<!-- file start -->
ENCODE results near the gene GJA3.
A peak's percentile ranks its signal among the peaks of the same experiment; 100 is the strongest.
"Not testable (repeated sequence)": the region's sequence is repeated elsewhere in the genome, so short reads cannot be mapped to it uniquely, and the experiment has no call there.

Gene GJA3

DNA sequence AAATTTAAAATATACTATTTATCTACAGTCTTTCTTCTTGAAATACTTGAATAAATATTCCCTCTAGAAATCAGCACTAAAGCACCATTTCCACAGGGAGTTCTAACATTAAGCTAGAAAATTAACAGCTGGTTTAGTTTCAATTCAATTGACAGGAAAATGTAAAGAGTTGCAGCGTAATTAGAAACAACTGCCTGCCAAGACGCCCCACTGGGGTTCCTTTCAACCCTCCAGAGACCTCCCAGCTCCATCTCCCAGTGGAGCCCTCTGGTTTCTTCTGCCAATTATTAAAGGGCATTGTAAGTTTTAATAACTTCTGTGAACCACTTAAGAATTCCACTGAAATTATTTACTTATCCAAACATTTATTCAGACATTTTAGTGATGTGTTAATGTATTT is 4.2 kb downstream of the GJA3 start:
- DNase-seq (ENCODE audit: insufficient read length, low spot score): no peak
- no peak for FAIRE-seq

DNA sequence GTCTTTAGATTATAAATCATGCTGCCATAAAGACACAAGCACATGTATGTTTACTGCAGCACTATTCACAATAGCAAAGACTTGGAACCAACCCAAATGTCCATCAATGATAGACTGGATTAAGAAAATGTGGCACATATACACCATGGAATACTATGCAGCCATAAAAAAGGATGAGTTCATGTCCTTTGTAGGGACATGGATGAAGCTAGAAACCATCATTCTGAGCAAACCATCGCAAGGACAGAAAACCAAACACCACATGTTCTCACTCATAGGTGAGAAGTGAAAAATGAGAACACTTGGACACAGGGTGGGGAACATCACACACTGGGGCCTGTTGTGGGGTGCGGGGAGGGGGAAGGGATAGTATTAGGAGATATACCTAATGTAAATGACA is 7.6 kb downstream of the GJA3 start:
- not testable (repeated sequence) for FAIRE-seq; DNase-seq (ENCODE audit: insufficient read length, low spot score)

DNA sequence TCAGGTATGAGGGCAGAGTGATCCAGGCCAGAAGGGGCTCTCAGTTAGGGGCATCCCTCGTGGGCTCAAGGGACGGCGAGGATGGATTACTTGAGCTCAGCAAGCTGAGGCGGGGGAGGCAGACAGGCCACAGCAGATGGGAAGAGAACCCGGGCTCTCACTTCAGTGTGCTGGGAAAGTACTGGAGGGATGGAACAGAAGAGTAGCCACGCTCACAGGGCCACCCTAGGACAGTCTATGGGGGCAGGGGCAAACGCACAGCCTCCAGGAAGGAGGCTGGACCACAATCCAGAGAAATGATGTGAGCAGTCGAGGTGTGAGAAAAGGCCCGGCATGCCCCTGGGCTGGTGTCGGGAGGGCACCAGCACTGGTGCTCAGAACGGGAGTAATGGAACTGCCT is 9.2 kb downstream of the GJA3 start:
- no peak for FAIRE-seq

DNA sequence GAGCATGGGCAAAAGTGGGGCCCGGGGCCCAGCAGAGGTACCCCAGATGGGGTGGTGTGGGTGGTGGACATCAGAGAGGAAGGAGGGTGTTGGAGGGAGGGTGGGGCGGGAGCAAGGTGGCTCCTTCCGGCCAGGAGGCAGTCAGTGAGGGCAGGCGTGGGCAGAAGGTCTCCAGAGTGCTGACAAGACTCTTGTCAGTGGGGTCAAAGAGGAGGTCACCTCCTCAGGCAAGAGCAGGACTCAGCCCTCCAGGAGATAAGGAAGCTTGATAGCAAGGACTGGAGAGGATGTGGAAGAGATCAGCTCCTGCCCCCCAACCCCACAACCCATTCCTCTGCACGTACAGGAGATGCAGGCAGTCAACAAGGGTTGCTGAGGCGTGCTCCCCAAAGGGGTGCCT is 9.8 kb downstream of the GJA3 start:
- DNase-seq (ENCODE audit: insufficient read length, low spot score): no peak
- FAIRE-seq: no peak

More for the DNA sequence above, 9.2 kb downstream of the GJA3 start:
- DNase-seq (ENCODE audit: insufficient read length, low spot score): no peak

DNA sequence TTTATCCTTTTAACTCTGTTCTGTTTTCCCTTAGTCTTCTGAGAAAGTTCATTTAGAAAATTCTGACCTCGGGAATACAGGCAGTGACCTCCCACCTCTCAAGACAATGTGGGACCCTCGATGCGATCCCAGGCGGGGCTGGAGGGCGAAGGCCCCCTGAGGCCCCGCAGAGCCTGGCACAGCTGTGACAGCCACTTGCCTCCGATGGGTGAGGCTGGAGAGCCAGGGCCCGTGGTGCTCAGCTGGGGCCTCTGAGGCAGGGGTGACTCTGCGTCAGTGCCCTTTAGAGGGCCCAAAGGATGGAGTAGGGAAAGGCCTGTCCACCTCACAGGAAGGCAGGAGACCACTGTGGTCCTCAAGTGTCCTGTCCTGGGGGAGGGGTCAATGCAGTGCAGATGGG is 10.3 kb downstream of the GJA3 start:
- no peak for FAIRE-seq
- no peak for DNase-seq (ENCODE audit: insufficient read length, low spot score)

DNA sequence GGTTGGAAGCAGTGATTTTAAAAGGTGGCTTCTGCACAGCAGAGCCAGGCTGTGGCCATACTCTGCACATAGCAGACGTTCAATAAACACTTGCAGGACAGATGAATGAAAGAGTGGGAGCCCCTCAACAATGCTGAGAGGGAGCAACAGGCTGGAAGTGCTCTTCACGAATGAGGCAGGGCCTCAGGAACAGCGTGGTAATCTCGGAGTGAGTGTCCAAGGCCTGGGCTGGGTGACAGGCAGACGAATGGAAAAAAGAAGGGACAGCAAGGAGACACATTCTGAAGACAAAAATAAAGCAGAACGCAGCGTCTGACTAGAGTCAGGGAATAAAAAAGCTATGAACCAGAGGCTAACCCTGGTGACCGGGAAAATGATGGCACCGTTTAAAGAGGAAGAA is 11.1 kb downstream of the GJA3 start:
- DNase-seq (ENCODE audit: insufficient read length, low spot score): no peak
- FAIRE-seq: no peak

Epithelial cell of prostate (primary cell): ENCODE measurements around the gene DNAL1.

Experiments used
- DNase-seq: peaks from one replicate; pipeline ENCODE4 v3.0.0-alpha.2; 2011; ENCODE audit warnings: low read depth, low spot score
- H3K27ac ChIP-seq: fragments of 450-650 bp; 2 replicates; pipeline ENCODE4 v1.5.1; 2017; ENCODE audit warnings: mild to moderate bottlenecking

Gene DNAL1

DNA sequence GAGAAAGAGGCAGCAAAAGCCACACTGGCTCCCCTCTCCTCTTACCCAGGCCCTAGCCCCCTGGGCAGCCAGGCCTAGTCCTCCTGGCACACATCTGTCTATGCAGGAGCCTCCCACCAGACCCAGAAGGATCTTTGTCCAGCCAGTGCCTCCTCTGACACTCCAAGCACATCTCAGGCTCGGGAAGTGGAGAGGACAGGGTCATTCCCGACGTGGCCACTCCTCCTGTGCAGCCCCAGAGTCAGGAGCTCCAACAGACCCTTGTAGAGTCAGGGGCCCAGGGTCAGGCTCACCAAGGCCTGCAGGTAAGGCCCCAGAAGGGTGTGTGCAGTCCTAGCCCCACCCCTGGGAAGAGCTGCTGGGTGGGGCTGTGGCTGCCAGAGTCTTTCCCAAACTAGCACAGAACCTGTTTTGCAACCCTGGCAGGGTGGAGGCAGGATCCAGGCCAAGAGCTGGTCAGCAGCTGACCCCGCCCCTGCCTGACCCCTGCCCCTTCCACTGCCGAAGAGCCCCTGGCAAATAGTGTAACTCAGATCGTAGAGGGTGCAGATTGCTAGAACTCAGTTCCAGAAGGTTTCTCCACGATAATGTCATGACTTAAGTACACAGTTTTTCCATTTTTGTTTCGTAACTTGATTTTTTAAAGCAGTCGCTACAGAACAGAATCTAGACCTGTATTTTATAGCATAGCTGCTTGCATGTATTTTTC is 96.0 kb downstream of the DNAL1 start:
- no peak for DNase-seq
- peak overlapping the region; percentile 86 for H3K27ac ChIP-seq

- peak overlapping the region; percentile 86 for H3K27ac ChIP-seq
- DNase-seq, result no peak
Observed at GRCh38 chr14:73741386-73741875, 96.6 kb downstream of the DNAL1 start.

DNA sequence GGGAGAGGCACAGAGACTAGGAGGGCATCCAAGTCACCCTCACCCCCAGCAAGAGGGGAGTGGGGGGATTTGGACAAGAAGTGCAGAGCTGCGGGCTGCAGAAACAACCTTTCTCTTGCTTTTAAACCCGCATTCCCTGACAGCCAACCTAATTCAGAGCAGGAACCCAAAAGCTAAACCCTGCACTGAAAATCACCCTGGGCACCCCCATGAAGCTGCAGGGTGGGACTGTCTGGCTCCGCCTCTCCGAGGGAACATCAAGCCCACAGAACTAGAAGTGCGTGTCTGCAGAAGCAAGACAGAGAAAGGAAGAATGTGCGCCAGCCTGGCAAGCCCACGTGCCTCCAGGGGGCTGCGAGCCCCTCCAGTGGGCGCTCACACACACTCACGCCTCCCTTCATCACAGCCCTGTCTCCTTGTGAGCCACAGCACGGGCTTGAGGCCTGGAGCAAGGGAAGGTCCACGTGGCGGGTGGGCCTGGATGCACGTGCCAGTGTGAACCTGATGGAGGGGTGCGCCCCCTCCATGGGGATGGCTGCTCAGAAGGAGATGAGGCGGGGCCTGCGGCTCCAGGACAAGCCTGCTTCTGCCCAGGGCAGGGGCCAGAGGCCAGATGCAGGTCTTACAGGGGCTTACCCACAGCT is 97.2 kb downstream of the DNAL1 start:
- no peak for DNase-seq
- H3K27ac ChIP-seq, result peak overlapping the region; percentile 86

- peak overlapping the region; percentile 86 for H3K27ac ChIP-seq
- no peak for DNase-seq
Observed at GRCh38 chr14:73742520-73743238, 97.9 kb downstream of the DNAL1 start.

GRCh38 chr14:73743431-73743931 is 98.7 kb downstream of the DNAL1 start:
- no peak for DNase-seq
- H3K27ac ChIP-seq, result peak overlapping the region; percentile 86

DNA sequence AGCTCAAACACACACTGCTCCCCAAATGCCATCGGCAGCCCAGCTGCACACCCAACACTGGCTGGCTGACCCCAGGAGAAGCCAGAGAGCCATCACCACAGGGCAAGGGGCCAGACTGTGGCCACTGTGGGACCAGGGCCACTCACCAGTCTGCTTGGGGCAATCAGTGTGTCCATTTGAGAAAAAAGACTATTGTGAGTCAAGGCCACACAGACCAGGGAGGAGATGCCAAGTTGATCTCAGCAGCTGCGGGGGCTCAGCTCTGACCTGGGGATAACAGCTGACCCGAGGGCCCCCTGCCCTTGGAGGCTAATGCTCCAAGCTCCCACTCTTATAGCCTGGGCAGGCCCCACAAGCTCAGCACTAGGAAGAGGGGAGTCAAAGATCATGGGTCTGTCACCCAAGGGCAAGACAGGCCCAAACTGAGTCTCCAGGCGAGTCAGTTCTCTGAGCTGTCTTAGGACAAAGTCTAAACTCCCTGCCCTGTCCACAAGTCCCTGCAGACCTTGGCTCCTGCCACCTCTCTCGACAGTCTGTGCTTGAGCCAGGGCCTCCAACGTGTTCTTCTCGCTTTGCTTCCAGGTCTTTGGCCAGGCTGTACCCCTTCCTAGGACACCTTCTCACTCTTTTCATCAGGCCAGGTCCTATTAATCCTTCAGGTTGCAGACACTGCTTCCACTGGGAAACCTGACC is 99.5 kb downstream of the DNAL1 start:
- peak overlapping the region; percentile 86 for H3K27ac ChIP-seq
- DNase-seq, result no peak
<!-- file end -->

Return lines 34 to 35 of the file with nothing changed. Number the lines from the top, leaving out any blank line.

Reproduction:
DNA sequence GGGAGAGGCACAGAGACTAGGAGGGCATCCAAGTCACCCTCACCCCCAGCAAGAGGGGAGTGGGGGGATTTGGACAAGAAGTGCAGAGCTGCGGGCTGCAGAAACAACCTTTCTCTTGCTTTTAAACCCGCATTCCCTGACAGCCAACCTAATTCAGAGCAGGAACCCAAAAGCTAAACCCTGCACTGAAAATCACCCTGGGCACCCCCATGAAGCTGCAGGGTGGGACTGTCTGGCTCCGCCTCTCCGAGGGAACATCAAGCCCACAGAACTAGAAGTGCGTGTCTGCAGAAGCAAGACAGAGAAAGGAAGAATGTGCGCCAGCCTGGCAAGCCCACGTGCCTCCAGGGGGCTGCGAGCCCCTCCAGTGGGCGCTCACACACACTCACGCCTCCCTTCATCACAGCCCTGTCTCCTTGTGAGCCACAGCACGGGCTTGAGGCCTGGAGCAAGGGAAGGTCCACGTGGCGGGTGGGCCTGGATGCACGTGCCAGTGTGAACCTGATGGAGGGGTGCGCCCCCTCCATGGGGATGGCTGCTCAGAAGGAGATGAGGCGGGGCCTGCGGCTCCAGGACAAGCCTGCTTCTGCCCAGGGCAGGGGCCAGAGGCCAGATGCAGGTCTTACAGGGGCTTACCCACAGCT is 97.2 kb downstream of the DNAL1 start:
- no peak for DNase-seq